GRAND ISLE, La. – The people of Grand Isle already see the signs that something is brewing out in the Gulf.
The tides started rising Thursday morning and the water is getting rough as Hurricane Harvey strengthened in the Gulf. But while most cities are worried about flooding, Grand Isle’s residents are focused on fighting erosion.
In June, tropical storm Cindy washed away so much shoreline that the geo tubing used as a levee along the beaches was exposed. Since then, workers have been able to cover most of that back up, but they’re running out of rocks to rebuild the barrier until before Harvey makes landfall in Texas.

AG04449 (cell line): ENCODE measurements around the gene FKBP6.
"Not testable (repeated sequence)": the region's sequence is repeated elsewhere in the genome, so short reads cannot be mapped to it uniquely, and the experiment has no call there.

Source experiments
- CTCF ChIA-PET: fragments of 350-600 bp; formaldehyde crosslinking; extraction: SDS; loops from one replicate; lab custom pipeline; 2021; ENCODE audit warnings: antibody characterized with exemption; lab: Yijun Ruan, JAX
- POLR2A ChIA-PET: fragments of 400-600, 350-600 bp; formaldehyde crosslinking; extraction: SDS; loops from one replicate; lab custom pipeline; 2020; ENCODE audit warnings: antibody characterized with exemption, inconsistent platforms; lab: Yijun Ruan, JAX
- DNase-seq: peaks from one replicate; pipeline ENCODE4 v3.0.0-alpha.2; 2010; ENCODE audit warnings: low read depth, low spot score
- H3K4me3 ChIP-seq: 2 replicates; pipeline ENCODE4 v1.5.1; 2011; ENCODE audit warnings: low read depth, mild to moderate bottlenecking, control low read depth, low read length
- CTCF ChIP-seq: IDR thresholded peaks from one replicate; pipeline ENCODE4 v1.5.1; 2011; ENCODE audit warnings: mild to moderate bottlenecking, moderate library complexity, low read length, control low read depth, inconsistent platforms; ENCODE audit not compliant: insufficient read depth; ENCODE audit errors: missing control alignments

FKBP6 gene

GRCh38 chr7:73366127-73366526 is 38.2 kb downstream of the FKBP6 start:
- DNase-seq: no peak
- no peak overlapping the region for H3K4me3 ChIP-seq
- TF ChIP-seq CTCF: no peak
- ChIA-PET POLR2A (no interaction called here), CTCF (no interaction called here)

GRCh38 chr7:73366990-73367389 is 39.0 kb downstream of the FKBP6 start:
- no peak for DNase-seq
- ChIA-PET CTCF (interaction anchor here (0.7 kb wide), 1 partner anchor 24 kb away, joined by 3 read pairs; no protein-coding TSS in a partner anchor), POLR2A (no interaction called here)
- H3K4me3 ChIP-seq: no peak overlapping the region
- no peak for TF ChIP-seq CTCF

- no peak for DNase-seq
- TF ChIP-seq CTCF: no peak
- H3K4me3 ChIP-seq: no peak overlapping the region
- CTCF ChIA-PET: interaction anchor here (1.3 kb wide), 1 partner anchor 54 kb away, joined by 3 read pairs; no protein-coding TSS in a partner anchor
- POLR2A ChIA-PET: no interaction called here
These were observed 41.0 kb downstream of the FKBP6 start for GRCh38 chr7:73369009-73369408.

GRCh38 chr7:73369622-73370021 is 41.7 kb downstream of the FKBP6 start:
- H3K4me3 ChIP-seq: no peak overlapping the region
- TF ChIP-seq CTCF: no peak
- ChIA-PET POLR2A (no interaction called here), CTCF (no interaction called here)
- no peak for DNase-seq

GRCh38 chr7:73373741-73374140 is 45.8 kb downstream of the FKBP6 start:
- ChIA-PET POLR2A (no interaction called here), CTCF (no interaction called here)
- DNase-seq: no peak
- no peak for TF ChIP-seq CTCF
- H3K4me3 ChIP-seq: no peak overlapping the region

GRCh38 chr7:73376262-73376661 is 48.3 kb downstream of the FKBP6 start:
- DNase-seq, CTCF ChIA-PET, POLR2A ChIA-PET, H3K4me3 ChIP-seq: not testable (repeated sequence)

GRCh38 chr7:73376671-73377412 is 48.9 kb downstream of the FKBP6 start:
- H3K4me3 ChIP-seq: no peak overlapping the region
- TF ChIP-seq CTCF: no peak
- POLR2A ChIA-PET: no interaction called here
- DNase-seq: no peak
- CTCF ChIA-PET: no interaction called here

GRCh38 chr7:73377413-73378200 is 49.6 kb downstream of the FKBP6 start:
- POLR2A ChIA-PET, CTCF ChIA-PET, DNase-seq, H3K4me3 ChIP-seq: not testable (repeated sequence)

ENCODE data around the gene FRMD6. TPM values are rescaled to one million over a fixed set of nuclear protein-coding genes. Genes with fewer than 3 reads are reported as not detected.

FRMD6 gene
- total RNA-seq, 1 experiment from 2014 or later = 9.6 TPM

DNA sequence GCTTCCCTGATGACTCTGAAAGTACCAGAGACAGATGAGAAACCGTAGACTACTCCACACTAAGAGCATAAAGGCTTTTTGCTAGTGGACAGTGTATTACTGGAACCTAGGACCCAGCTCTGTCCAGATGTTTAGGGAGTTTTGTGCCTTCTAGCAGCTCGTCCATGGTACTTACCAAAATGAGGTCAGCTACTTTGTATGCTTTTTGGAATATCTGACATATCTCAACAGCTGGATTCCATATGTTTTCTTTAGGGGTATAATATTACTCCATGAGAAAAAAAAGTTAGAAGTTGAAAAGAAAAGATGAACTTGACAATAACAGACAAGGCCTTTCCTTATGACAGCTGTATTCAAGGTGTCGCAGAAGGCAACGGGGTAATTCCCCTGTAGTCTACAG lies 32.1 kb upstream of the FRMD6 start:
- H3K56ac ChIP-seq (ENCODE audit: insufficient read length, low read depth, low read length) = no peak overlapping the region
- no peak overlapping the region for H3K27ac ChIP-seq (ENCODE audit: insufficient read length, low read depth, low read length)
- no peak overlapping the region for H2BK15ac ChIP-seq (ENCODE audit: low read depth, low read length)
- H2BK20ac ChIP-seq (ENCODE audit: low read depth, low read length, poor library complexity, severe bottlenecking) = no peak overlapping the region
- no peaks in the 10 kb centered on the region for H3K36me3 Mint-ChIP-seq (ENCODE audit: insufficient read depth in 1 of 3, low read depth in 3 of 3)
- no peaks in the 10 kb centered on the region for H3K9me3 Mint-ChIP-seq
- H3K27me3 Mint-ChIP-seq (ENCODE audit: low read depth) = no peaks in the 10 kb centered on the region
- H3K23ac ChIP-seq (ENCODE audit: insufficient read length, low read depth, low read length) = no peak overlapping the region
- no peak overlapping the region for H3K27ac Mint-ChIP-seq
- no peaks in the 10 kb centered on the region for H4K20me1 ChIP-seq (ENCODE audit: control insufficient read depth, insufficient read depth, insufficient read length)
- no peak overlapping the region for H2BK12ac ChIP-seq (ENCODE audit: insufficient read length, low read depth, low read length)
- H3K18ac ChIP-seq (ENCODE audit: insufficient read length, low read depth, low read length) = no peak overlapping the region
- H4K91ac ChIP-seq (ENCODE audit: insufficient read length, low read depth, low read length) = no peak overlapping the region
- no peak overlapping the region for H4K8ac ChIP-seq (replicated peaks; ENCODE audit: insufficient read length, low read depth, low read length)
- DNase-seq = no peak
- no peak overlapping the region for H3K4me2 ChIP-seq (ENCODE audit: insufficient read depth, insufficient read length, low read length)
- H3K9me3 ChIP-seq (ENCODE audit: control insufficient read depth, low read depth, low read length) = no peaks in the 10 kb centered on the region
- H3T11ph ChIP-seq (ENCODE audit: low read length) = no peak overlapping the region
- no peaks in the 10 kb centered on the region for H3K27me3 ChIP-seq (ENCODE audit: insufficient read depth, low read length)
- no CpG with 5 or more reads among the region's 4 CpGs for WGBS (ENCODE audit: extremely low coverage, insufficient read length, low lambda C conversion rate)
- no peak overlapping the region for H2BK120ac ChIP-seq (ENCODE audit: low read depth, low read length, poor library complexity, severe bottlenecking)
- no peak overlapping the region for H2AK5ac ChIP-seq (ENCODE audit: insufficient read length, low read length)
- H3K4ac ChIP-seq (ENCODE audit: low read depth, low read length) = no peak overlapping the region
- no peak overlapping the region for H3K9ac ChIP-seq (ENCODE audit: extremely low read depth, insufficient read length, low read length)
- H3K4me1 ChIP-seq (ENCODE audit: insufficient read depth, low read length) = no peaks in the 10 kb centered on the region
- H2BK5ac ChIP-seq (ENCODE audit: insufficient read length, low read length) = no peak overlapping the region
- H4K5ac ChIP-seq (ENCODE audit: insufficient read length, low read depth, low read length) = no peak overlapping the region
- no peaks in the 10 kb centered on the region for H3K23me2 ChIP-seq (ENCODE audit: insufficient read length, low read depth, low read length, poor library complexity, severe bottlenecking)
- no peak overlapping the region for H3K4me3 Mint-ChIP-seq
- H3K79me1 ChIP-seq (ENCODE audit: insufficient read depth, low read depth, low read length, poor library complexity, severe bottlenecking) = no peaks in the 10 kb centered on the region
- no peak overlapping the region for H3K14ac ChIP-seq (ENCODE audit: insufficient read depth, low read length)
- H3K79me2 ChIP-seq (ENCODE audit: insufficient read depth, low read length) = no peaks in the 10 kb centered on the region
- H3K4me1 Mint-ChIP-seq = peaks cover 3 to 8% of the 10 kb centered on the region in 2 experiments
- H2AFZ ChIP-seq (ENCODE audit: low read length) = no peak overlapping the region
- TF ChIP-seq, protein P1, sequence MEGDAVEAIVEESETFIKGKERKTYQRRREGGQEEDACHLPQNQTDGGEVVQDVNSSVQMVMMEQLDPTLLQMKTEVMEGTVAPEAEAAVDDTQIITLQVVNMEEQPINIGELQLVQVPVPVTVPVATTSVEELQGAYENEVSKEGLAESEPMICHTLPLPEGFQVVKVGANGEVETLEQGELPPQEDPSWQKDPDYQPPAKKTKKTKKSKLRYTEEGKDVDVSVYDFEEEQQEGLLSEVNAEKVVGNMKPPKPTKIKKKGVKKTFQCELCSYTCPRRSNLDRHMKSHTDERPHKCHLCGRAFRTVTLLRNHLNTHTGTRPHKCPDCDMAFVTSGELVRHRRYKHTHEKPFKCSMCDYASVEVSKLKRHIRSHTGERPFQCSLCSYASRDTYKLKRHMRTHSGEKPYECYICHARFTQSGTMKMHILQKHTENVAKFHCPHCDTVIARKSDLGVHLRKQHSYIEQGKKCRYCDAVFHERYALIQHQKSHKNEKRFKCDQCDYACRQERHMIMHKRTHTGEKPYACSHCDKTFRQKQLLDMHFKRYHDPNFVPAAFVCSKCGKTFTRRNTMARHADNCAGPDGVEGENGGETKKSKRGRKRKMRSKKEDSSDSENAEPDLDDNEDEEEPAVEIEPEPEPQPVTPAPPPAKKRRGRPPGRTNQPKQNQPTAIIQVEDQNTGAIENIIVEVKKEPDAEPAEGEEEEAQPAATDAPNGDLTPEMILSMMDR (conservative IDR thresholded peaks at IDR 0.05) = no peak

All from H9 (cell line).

“We’re going to have more damage no matter whether the storm goes to Texas or not, cause it’s really going to eat up that geo tube,” Mayor David Camardelle said. “It’s going to expose that 1,200 feet and probably even more.”
On the East side of the island, where they already have a more protective barrier out at sea, seafood operators are doing their best to move out product before Harvey has the chance to cut off their business.
“We need a hurricane that’s enough to stir up the water, but not enough to mess up the electricity and harm our business,” Dean Blanchard, owner of Seafood Inc. said.
Officials have told us that they are evacuating the oil rigs in preparation for the storm, but note that there is a fishing rodeo planned for this weekend that has not been cancelled.
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